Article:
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Does Franken really intend to resign?

Speculation, controversy and confusion continue to surround U.S. Sen. Al Franken.
From the time that Franken announced he would resign amidst accusations of sexual harassment, there has been speculation that he really didn’t mean it.
Franken offered a vague “sometime in January” date for when he would step down. Some thought he was waiting to see how the contentious election in Alabama would play out between Republican Roy Moore and Democrat Doug Jones, who were vying for the seat left vacant when Jeff Sessions was appointed attorney general by President Donald Trump.
Others thought he was waiting to see who Minnesota Gov. Mark Dayton appointed to fill Franken’s vacancy until the general election in November.
Although his team has talked about a “transition” in January as Dayton’s appointee, Lt. Gov. Tina Smith, comes on board, Franken himself hasn’t said much.
Recently, there also have been rumblings that some of the senators who called for Franken’s resignation are now having second thoughts.
Although we contend that Franken should have been accorded due process before being removed from or being asked to resign from his seat, he did make a decision to resign, of his own accord, and he ought to honor that.
An appointment to replace him already has been made, and he needs to announce a definite timeline for shifting his duties to Smith.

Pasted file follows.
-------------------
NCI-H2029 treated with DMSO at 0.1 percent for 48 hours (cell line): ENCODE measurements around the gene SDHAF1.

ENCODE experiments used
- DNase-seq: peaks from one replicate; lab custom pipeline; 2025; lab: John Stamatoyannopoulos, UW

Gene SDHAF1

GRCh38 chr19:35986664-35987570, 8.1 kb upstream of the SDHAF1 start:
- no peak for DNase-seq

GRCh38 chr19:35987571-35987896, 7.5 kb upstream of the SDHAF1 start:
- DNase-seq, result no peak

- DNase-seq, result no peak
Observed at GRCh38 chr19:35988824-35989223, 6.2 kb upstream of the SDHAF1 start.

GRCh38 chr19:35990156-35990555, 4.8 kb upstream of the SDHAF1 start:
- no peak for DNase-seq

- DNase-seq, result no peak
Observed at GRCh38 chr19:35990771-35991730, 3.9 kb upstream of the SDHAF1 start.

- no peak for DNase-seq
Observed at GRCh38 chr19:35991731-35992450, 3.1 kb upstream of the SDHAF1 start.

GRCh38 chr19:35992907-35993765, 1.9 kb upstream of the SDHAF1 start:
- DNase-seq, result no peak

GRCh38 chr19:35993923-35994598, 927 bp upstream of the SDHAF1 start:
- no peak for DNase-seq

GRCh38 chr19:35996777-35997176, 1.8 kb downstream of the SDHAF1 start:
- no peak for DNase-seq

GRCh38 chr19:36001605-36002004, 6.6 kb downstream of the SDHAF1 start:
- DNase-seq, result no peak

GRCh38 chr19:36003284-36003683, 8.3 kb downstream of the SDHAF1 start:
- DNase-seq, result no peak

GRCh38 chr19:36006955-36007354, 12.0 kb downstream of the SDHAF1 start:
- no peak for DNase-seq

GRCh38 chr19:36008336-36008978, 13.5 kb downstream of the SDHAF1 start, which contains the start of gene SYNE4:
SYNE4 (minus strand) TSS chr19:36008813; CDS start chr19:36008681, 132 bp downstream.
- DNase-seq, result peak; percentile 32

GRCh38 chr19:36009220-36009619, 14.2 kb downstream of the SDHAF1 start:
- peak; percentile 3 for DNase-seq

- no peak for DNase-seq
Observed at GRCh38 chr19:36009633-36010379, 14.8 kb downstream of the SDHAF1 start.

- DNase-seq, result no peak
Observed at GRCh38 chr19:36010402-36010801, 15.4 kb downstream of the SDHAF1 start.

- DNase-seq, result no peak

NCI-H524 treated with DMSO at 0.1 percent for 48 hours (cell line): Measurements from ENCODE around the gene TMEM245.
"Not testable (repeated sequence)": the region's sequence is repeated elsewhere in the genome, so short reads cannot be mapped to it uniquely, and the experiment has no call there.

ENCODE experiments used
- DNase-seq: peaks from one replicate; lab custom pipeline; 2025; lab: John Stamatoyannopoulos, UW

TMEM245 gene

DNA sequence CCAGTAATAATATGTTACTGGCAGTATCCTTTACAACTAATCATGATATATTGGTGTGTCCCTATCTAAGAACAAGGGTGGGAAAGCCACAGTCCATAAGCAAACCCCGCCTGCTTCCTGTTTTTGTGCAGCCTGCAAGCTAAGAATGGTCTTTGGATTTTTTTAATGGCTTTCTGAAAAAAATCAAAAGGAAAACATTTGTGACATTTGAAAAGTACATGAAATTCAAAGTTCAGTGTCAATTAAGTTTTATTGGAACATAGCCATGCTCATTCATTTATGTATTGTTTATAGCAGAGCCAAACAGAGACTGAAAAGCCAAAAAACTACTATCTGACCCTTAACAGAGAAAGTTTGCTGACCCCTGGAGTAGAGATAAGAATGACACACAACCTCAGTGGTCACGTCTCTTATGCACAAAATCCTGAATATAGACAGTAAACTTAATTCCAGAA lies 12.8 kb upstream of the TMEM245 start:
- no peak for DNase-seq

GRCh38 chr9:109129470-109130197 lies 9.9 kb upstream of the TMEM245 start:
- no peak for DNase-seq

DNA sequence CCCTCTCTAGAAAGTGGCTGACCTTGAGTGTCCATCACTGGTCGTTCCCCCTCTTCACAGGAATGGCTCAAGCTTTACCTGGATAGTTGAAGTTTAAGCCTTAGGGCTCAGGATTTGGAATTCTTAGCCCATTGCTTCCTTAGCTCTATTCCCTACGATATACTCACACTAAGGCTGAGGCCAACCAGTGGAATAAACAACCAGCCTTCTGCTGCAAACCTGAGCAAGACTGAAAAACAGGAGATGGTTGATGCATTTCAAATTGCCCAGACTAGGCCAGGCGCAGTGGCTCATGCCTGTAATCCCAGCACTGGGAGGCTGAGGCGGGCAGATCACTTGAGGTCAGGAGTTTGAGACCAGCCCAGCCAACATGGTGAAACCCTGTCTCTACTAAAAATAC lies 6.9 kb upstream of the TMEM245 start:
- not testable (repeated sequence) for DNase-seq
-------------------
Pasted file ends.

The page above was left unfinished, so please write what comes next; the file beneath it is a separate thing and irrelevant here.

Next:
We don’t know much about Smith. Like many lieutenant governors, most of her dealings have been done in the shadow of the governor. But from what we’ve read about her, Smith seems to have a gift for building bridges and finding common ground that her boss often seems to lack. In fact, one of her talents is smoothing the feathers that Dayton has ruffled. (As a side note, we are grateful that Dayton, a former senator himself, didn’t make a Wendell Anderson move and appoint himself to the spot).
A behind-the-scenes persona who brokers agreements among dissenting parties would be a welcome asset to our polarized Congress, which contains too many politicians who are seemingly more interested in posturing, blaming and stirring up controversy than actually accomplishing anything for their constituents.
Franken needs to make a solid announcement soon as to whether he will follow through with his resignation or not. It’s time to put this issue to rest and move on.